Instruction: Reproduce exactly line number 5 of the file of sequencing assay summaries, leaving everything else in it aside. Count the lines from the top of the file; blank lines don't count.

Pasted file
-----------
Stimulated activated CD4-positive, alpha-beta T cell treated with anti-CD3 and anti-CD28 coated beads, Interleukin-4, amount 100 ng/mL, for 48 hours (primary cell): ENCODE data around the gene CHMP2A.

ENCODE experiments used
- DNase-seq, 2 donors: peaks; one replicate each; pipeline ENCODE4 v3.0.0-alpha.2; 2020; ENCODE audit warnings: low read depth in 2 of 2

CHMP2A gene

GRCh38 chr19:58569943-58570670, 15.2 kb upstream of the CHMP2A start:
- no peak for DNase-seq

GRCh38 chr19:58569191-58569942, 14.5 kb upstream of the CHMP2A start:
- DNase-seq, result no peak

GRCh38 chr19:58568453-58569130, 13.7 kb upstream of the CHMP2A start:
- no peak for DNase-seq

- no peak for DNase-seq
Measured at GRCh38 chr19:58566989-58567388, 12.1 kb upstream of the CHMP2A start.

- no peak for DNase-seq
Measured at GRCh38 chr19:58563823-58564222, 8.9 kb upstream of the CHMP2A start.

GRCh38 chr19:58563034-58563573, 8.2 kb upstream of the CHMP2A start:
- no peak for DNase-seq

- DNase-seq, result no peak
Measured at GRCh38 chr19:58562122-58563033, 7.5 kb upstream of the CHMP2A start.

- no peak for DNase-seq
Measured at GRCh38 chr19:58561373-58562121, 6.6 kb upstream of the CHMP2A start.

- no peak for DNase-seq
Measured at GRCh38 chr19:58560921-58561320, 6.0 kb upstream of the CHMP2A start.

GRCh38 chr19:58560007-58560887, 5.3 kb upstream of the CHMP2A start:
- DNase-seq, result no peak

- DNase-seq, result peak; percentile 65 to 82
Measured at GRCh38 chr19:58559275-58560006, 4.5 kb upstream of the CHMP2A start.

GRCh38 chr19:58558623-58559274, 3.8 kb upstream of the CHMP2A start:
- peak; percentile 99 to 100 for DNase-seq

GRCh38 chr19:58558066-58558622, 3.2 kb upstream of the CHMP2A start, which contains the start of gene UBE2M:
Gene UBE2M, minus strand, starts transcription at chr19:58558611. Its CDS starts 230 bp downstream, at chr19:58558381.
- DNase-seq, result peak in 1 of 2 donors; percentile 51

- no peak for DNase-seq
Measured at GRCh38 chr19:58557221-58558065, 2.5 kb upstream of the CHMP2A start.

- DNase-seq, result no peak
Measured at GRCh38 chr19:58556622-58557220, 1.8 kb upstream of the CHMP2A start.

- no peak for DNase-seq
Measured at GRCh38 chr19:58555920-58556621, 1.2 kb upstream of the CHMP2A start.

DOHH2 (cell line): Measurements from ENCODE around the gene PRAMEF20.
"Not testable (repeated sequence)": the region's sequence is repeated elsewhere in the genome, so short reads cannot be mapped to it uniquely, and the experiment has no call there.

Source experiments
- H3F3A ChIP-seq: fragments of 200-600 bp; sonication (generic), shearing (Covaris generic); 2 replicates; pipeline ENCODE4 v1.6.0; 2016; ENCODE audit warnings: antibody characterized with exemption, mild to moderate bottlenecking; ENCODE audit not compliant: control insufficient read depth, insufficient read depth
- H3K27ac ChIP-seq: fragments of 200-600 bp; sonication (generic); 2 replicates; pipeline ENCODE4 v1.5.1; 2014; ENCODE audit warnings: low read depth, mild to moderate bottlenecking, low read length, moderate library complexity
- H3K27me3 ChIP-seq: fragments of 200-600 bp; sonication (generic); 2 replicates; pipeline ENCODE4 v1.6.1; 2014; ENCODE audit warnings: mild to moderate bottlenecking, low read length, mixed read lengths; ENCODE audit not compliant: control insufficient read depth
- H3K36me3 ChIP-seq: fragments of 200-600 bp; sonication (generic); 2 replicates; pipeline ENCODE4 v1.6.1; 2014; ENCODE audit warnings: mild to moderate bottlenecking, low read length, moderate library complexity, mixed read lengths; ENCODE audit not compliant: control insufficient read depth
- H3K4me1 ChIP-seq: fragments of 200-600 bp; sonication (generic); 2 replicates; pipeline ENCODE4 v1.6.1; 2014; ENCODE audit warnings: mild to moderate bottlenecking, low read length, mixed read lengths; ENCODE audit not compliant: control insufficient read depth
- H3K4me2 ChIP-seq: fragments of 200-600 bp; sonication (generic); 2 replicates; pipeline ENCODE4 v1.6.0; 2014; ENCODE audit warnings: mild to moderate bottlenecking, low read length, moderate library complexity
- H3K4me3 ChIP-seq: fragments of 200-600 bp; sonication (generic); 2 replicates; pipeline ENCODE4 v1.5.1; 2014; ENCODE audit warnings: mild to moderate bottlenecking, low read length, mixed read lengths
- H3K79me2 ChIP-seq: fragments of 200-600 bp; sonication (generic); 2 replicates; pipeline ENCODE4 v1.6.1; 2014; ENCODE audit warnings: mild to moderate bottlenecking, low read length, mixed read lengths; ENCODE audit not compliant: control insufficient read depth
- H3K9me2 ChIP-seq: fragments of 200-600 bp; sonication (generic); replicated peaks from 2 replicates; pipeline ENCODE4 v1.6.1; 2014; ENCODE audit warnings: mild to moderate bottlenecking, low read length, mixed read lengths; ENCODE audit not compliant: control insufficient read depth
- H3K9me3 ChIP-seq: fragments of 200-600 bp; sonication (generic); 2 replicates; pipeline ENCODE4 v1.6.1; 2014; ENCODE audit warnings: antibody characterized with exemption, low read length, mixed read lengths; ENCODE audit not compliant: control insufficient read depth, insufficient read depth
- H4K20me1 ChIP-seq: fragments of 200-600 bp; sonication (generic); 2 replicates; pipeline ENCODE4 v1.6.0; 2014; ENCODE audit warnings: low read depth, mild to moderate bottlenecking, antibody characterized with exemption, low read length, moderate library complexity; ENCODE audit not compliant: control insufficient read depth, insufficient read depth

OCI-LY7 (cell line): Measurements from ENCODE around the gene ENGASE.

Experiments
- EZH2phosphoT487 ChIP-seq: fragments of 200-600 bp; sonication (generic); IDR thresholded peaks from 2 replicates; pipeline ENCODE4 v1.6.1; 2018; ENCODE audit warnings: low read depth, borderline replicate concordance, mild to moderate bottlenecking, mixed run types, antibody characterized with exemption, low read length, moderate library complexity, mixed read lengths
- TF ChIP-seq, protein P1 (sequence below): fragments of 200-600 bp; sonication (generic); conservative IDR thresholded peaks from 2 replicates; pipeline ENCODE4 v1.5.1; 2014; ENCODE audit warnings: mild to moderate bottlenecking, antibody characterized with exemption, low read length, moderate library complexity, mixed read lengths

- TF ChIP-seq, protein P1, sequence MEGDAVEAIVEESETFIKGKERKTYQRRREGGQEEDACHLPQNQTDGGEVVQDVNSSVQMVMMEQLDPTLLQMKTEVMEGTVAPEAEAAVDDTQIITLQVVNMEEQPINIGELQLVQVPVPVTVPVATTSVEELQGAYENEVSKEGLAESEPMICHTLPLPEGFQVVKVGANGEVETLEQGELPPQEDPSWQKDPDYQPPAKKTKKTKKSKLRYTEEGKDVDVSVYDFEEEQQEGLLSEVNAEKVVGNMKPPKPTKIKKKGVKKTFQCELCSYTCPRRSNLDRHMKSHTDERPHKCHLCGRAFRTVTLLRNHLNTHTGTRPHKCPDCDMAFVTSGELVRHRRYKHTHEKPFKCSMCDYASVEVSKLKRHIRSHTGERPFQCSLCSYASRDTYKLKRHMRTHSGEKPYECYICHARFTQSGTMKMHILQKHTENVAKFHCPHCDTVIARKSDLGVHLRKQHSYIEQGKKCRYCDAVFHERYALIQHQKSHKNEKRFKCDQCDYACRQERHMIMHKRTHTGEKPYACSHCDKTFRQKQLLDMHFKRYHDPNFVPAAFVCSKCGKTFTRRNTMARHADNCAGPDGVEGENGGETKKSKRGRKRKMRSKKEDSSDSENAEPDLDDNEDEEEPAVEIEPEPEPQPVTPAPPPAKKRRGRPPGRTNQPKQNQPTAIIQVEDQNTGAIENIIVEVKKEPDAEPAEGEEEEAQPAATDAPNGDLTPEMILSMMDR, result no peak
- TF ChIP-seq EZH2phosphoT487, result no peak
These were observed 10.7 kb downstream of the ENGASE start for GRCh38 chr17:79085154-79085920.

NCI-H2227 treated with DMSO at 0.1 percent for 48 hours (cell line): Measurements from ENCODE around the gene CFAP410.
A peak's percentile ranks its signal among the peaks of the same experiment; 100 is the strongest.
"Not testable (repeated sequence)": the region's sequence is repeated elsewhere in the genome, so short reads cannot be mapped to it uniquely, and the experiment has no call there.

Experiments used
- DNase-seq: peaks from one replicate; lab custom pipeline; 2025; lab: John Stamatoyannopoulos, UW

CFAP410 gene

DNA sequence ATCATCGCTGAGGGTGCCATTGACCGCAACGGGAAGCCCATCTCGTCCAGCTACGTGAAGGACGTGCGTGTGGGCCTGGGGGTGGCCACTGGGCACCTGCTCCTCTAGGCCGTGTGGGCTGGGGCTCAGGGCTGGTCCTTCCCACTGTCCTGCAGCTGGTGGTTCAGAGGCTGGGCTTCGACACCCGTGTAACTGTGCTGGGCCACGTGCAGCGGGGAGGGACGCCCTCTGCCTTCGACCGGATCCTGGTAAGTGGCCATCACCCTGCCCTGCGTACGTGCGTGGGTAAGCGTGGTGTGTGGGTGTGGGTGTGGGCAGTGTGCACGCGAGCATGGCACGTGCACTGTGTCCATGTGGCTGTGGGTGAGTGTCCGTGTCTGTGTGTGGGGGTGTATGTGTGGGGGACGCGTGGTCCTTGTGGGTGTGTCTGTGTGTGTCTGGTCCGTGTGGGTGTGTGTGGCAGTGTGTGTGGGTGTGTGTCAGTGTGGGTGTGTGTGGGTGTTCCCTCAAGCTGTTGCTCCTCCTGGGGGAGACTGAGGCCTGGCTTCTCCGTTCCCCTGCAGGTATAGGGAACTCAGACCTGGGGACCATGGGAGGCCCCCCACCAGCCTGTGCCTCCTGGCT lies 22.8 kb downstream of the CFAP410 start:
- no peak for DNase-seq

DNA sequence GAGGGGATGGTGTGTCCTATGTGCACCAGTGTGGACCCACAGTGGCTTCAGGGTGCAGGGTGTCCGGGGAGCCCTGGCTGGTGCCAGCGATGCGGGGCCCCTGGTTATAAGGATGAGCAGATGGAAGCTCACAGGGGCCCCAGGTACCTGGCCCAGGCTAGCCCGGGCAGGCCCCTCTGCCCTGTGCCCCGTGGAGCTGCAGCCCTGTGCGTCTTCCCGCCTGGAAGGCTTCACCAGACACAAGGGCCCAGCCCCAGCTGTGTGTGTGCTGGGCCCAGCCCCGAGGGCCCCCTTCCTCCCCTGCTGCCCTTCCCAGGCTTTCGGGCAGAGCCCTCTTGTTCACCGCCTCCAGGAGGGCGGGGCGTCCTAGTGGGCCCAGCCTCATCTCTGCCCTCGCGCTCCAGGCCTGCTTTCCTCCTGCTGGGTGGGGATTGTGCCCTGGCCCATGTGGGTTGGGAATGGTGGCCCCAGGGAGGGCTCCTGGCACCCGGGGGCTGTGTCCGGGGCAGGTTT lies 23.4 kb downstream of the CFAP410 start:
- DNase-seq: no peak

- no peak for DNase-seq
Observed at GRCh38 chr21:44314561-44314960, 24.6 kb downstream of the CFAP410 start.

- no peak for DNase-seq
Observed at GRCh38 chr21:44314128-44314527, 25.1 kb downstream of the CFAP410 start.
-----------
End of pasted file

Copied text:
GRCh38 chr19:58569943-58570670, 15.2 kb upstream of the CHMP2A start: